The Ins and Outs of Celiac Disease

July 4, 2024

Celiac disease – a common autoimmune condition, is prevalent, and several million individuals have celiac disease. What is celiac disease exactly? Celiac disease affects the small intestine’s structure, where the villous (plural: villi) structures that are important for digesting and absorbing nutrients are atrophy (they waste and weaken). Celiac disease can strike at any age and has serious long-term effects if left untreated. People with celiac disease have more significant risks of developing heart disease or small bowel cancer 

According to Makharia et al., gluten-containing food was introduced more than 10,000 years ago, and celiac disease appeared simultaneously. In the past few decades, the prevalence of the disease has increased. The increase in disease detection may be due to refined diagnostic tests, more awareness amongst clinicians, and changes in our environment and eating practices.  

Changes in Agricultural Practices 

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Higher intakes of wheat, barley and rye trigger immune responses associated with celiac disease. The United Nations Food and Agriculture Organization estimates that 700 million tonnes of grain are harvested and consumed annually. Novel agriculture methods and the pressure of producing wheat have led to wheat variants that can withhold extreme weather and climates, have improved bread-making qualities and have higher disease resistance. Making grains uphold against extreme weather conditions could have been the main factor in the changes in the wheat profile and immunogenic makeup. These factors may have contributed to a higher prevalence of celiac disease. However, it must be noted that despite North American gluten consumption not rising, rates of celiac disease are increasing with geographical variations between Northern and Southern zones.  

 

 

Breastfeeding, Perinatal Factors and Infections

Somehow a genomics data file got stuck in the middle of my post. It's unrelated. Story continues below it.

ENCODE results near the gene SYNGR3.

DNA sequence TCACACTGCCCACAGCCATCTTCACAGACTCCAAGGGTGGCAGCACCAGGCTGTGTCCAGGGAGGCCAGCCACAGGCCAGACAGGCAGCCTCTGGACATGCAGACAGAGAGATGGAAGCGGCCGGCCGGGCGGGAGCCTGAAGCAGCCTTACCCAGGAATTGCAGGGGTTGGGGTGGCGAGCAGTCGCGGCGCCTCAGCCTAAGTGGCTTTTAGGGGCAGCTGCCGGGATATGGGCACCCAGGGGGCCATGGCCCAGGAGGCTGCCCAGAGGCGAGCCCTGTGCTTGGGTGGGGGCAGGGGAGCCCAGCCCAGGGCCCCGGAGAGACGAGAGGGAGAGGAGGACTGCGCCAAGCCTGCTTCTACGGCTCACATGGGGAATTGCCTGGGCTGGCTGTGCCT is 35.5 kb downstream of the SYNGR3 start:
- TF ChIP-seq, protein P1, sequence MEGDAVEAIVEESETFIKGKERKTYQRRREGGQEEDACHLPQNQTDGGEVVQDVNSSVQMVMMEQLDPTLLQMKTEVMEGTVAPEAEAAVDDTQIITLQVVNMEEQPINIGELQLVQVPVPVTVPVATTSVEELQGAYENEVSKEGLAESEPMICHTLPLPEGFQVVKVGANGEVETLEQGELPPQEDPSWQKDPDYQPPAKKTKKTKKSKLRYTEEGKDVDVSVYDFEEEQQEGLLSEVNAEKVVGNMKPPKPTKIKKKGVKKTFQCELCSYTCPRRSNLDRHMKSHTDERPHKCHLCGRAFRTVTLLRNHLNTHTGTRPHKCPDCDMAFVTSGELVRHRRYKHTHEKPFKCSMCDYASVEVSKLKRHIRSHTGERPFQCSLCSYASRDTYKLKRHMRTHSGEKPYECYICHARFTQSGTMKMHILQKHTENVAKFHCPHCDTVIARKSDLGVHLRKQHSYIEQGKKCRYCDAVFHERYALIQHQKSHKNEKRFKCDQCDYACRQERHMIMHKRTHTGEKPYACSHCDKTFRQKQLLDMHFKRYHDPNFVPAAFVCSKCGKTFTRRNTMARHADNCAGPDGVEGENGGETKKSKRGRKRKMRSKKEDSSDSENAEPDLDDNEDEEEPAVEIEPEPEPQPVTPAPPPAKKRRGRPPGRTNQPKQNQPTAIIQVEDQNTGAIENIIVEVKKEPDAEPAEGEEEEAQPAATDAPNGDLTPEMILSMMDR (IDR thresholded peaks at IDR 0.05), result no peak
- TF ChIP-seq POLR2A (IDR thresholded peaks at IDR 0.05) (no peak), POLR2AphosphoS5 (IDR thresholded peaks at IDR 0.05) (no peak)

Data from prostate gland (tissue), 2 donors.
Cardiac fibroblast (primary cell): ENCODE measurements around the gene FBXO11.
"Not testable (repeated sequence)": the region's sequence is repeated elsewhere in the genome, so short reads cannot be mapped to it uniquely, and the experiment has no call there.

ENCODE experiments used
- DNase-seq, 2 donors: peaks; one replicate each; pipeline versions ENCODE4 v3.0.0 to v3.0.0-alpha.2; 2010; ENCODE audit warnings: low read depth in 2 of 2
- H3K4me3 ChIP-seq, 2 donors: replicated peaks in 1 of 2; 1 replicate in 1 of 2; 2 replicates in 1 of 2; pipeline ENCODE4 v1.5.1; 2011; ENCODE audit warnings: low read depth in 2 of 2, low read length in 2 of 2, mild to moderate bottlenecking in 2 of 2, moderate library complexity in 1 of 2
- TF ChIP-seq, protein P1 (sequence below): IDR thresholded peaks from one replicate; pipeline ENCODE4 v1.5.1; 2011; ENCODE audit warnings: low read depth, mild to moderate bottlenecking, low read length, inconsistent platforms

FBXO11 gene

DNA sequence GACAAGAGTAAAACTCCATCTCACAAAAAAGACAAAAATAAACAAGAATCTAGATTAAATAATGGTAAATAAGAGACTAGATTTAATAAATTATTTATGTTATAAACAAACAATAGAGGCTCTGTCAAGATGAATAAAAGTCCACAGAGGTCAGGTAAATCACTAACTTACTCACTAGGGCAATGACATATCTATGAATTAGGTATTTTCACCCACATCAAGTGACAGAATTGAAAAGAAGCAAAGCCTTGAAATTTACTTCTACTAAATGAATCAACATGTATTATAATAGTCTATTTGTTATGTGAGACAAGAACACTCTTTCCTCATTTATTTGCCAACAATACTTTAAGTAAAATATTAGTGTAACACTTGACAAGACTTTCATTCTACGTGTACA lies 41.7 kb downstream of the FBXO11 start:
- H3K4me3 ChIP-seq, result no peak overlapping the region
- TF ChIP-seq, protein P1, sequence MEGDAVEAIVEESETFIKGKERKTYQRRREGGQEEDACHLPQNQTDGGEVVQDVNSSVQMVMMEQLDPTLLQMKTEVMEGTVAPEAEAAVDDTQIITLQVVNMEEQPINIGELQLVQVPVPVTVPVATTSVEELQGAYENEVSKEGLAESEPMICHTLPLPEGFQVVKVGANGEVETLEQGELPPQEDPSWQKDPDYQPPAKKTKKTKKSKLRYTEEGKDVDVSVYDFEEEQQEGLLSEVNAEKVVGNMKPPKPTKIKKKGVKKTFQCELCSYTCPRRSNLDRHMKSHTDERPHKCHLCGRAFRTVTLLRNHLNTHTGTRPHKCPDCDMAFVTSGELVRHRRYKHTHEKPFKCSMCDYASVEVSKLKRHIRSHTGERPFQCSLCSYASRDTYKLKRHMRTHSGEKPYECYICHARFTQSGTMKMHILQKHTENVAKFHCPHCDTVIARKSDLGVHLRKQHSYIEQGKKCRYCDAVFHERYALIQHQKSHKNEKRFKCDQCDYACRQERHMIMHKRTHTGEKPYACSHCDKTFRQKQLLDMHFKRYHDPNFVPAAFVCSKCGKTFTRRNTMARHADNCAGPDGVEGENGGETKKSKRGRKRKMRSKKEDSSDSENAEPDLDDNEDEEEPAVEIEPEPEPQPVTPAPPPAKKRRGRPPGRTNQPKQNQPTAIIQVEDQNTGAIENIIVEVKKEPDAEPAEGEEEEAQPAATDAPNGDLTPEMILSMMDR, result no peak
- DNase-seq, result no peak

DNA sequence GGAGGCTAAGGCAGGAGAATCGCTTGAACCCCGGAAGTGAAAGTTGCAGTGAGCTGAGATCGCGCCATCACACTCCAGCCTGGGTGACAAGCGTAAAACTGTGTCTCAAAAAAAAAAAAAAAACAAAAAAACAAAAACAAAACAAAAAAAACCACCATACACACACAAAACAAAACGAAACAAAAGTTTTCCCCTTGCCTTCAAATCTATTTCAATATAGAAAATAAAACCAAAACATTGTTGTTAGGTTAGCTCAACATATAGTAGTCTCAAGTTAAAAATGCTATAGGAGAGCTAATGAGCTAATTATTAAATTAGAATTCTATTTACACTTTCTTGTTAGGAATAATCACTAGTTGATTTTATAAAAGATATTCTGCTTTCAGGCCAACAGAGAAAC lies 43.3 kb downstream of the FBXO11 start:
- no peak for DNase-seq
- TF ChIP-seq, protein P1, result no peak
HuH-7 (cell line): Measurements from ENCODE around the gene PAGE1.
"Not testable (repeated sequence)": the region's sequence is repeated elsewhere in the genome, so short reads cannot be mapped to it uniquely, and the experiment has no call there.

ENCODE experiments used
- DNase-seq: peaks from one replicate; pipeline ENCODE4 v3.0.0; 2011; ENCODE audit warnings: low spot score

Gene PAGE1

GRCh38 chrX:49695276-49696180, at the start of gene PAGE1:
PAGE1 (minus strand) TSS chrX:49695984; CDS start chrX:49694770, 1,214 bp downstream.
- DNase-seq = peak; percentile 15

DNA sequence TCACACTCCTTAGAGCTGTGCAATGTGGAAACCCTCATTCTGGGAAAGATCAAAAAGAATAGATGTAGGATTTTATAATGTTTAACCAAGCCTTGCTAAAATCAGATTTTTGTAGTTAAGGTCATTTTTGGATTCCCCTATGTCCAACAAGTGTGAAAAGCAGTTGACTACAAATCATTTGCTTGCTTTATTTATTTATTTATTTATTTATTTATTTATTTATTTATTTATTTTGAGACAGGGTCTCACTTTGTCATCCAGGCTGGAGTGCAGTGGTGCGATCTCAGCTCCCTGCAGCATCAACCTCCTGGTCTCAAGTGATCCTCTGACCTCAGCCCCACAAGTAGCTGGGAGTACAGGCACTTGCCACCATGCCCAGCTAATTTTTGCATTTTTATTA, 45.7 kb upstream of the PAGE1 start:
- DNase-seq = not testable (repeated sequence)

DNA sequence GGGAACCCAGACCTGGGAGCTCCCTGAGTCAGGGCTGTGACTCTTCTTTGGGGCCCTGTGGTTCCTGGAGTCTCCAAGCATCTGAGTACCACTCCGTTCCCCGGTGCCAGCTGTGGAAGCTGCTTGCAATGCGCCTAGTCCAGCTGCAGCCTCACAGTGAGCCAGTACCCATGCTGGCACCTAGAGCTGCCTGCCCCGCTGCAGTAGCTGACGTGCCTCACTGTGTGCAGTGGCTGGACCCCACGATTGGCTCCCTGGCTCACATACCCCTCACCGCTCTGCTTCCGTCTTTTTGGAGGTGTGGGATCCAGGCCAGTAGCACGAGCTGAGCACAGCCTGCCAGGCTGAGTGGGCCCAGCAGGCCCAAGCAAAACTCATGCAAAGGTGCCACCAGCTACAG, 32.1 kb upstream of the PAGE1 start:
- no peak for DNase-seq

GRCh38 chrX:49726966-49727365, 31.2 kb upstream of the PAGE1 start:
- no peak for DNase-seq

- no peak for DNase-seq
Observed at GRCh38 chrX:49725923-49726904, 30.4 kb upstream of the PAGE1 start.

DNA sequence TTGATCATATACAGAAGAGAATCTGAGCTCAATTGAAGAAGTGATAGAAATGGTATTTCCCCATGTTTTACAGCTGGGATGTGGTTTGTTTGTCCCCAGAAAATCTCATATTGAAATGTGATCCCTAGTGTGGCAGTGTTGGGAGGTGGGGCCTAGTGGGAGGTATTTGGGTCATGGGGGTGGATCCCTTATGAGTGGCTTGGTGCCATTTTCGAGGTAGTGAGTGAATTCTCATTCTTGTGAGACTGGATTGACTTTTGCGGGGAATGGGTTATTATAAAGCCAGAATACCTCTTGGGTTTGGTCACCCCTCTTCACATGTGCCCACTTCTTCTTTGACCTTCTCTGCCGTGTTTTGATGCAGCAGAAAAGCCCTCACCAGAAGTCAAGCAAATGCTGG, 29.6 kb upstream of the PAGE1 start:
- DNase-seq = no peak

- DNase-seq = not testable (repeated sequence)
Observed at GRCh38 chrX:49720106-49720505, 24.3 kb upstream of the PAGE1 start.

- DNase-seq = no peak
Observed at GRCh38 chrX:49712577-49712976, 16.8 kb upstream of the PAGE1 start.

Guengor et al. concluded in their systematic review that children who had never been breastfed had a higher risk of celiac disease. Babies born in the warmer months of spring and summer apparently have a higher incidence of the condition. Further, the total number of viral and bacterial infections seems to impact the disease’s development. However, smoking appears to protect the adult onset of celiac disease.  

 Symptoms of Celiac Disease  

Symptoms occur when gluten (a protein found in wheat, rye, and barley) is ingested, and the body reacts with an immune response, damaging the structures responsible for digestion in the small intestine.  

The most common symptoms in adults are:  

  • Abdominal pain 
  • Bloating and gas 
  • Cognitive impairment 
  • Constipation 
  • Diarrhea 
  • Depression and anxiety 
  • Fatigue 
  • Headaches or migraines 
  • Iron-deficiency anaemia 
  • Itchy, blistery skin rash (dermatitis herpetiformis) 
  • Joint pain 
  • Missed periods 
  • Mouth ulcers and canker sores 
  • Nausea and vomiting 
  • Osteoporosis and osteomalacia 
  • Peripheral neuropathy 
  • Reduced functioning of the spleen (hyposplenism) 
  • Weight loss 

In Traditional Chinese Medicine (TCM), depending on training and style of practice, we might take different approaches to treat patients who present with these symptoms, remembering that each treatment might encumber a range of symptoms to make up for a pattern. In TCM, an interconnected framework favours treating symptoms as part of a pattern rather than addressing symptoms in isolation.  

Diagnostic Confirmation in Celiac Disease  

Earlier diagnostic methods were three sequential intestinal biopsies. Remember that celiac disease involves the degeneration of the villi (finger-like structures in the Small intestine). In the 1990s, a combination of serology (blood tests that identify antibodies) and enteropathy (particularly inflammation in the intestines) in a duodenal biopsy sample indicated the presence of the condition. Since 2020, a serology test looking at TG antibody levels has been preferred over biopsies.  

The only treatment for Celiac disease   

Only one treatment exists for celiac disease: a completely gluten-free diet. You are correct that the primary and only treatment for celiac disease is a strict, lifelong gluten-free diet. The only way to manage the condition and prevent symptoms and long-term complications is to eliminate all sources of gluten from the diet. 

Here are some key points to consider when following a gluten-free diet for celiac disease: 

  1. Gluten elimination: Avoid all sources of gluten, including foods, beverages, and products that contain wheat, barley, and rye. Read food labels carefully to identify hidden sources of gluten and cross-contamination. 
  1. Whole, naturally gluten-free foods: Eat gluten-free foods like fruits, vegetables, meat, fish, eggs, dairy products, and gluten-free grains such as rice, quinoa, and corn. 
  1. Gluten-free substitutes: Many gluten-free substitutes are available for traditional wheat-based products. These include gluten-free bread, pasta, and flour from alternative grains like rice, corn, and tapioca.